Choosing the Right Carpet

Choosing the Right Carpet Wallauers

Consider these principles when selecting a carpet for your home.

By Tammy Adamson-McMullen

Carpet is one of the most beautiful investments you can make for your home, but choosing the right one can be challenging. It’s not always easy to choose the right carpet for a specific space, with so many piles and materials to choose from, or to visualize how a specific color will look in your home. Below are some basic principles to help (which apply to area rugs as well).

Right Color

When shopping for carpet, many homeowners solve the challenge of color selection with a neutral shade. This can be a good solution, provided that the neutral coordinates with other colors in the space. For example, a warm-toned carpet wouldn’t work in a room with a cool color scheme, and vice versa. Still, neutral carpets have advantages.

  • Neutrals have staying power because they coordinate with just about anything. Even if you decide to change a room’s color scheme down the road, there’s a good chance your neutral carpet will harmonize with it.
  • Neutrals are soothing, making them ideal in places where you want peace and relaxation, such as bedrooms and sitting areas.
  • They also make a home easier to sell by allowing potential buyers to visualize their own furnishings in the space.

If you’re leaning toward a neutral carpet, what color should you choose? If your furnishings are dark, brightly colored or patterned, opt for a carpet in a light neutral—such as cream or beige—that will showcase them. If your furnishings are plain and light in color, ground them with a darker carpet, like charcoal or a deep taupe.

That being said, if you have plainer furnishings, you can get a little more adventurous in your carpet selection. You might try a multi-colored carpet with flecks of neutrals or more colorful hues; a two-toned carpet that matches the walls or another design element in the room; or even a patterned carpet, like a floral, geometric, abstract or animal print (which is trending).

If you prefer stronger colors underfoot, then by all means, go for it! Just be sure to choose a carpet color that complements other colors in the space and flows with your general color scheme.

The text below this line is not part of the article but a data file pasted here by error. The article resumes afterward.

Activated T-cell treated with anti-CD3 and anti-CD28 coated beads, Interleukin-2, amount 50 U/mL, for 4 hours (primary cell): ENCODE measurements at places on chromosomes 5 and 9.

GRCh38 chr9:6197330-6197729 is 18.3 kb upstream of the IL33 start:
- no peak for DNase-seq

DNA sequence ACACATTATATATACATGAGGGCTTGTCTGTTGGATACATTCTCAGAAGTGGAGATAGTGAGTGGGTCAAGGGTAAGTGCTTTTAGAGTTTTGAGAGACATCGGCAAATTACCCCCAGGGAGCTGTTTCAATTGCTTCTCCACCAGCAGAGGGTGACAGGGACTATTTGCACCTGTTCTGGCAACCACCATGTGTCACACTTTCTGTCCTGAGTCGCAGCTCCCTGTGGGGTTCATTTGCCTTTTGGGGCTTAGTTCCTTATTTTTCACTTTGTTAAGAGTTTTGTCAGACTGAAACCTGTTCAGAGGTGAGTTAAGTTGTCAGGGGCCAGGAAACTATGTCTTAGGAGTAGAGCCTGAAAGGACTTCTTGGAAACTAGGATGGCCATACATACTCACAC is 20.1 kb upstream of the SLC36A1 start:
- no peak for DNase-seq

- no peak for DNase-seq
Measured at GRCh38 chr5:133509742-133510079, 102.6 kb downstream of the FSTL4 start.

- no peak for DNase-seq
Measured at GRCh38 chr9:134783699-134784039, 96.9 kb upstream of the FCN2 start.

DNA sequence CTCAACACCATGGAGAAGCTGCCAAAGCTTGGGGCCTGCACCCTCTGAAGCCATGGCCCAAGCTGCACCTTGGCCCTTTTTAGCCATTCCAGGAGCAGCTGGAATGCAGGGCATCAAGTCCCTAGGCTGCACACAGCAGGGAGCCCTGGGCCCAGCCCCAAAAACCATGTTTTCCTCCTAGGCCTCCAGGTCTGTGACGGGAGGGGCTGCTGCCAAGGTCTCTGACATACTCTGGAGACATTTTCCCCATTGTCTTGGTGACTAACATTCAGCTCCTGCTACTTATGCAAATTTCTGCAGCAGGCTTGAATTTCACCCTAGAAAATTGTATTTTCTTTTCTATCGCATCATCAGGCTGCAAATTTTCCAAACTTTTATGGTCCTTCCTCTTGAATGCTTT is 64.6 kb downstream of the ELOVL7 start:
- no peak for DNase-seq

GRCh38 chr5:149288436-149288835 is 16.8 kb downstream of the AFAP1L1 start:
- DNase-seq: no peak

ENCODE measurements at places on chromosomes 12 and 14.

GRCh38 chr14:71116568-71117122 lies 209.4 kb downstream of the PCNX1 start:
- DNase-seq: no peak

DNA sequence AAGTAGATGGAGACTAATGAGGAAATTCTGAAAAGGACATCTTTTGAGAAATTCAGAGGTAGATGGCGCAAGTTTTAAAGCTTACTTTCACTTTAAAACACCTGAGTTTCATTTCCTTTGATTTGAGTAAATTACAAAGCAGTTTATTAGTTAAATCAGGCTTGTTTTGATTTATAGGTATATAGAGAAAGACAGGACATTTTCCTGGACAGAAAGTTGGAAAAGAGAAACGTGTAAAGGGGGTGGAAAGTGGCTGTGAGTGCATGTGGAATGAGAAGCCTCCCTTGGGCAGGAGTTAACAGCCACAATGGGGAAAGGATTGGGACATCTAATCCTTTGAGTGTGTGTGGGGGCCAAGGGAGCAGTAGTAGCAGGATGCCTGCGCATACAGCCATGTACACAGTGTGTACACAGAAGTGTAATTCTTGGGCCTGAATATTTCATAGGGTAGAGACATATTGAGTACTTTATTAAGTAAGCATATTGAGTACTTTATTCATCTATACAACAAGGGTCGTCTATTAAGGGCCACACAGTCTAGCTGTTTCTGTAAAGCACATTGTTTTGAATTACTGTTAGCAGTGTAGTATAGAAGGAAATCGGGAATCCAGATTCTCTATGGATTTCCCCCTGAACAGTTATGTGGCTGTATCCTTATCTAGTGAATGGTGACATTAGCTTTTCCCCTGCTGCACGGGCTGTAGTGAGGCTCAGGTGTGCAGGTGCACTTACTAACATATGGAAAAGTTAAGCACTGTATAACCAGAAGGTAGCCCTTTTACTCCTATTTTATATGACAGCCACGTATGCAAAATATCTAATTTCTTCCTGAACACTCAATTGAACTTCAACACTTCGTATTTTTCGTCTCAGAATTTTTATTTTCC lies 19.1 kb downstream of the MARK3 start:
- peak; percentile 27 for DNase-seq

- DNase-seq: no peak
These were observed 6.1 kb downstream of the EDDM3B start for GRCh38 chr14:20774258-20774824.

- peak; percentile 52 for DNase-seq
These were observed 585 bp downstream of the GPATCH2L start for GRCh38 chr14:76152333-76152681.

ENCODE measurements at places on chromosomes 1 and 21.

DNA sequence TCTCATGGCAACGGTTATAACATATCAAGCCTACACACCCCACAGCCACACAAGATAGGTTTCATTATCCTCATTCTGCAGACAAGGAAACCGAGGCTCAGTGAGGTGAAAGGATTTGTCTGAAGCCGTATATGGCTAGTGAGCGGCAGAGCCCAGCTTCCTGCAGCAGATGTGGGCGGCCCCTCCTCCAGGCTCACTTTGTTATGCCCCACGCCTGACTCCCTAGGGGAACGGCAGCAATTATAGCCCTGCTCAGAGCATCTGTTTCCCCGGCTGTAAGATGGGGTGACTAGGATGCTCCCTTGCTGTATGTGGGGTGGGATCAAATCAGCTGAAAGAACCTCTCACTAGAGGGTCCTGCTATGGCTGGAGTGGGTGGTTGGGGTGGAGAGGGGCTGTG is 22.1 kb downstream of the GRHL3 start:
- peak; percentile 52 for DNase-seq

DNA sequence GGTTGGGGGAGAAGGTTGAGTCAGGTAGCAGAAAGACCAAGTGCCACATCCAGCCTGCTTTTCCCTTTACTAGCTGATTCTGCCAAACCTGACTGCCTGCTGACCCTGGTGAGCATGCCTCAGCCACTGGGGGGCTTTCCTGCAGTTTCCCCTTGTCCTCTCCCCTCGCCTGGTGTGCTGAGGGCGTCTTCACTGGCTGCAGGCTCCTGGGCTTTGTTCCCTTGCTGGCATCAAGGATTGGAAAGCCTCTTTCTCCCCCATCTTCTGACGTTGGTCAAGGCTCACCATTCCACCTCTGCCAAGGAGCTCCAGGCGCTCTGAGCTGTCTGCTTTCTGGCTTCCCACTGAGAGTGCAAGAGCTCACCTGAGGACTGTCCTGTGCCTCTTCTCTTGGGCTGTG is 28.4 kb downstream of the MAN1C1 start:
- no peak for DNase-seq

Right Shade for a Small Space

Furnishings aside, many homeowners stress about whether they should choose a light or dark carpet, especially for a small space. In general, lighter colors reflect light and therefore create an illusion of more space, while darker colors absorb light and make a space feel smaller. With this principle in mind, most color experts will tell you to choose a lighter-colored carpet to “expand” a small space. Off-white, cream, light taupe and soft pastels are good examples.

However, this rule isn’t without exceptions. A darker carpet can make a space look larger, too, provided that there is ample natural light in the space, the carpet isn’t too busy in pattern, and it’s allowed to flow beyond the space. Additionally, darker carpets can make a room appear taller when the wall color is lighter and the ceiling color is lighter yet. The lighter colors draw the upward.

Another trick in making a room appear larger is to match the walls to the carpet. However, this rule works better when all of the colors are lighter in hue—again, because of light absorption.

Right Pile

Carpets are made of fiber yarns which create different piles according to the way they’re treated. To select the right pile for a given space, you need to understand their benefits and disadvantages.

Cut Pile or Plush—Soft to the touch, the exposed yarns in these carpets are twisted and sheared to an even pile height, creating a fuzzy top. Cut piles include:

  • Shag—Extra-long yarns create a soft carpet; nice for bedrooms but tends to trap dirt.
  • Velvet or Saxony—Plush, dense yarns are lush and sumptuous; ideal for a master bedroom, dining room or living but is susceptible to footprint/vacuum marks.
  • Frieze—Tightly twisted and kinked yarns create a durable, usually multi-colored carpet that hides dirt; a good solution for high-traffic areas.
  • Texturized—Alternating twists of yarns are sheared to different heights and then kinked, creating a durable carpet that holds up to busy families.
  • Cable—Long, thick fibers are comfy underfoot but can become matted, making them unsuitable for high-traffic areas.

Loop—Great for high-traffic areas, these carpets have uncut yarns that are durable, easy to clean and “trackless” but are less soft than cut-pile carpets. Because of their loops, they also tend to snag.

Cut-and-Loop or Sculpted—Low in profile, these carpets—also known as “patterned”—have both cut and looped yarns. They’re well-suited for high-traffic areas, but seams can be difficult to hide.

Right Material

Now, which material of carpet should you choose? A list of major categories is below, but be aware that there are blends available, too.

Nylon—Extremely durable, this is the top-selling carpet. Nylon carpets are stain- and soil-resistant, come in beautiful colors and are easy to maintain.

Polyester—Valued for its ability to retain color, this luxurious carpet is stain- and moisture-resistant, but it doesn’t hold up to weight or heavy foot traffic.

Olefin—Often used in loop constructions, this polypropylene compound looks like wool without the high price. However, carpets in higher piles are easily crushed and unsuitable for high-traffic areas.

Acrylic—This budget-friendly synthetic, often called “synthetic wool,” is stain- and fade-resistant but not as durable as other materials. It’s sometimes blended with wool.

Wool—Luxurious and soft, the real thing resists dirt and stains but is a more expensive choice.

These principles should help guide your selection. But be sure to ask your local paint and decorating retailer about the latest carpet offerings on the market.

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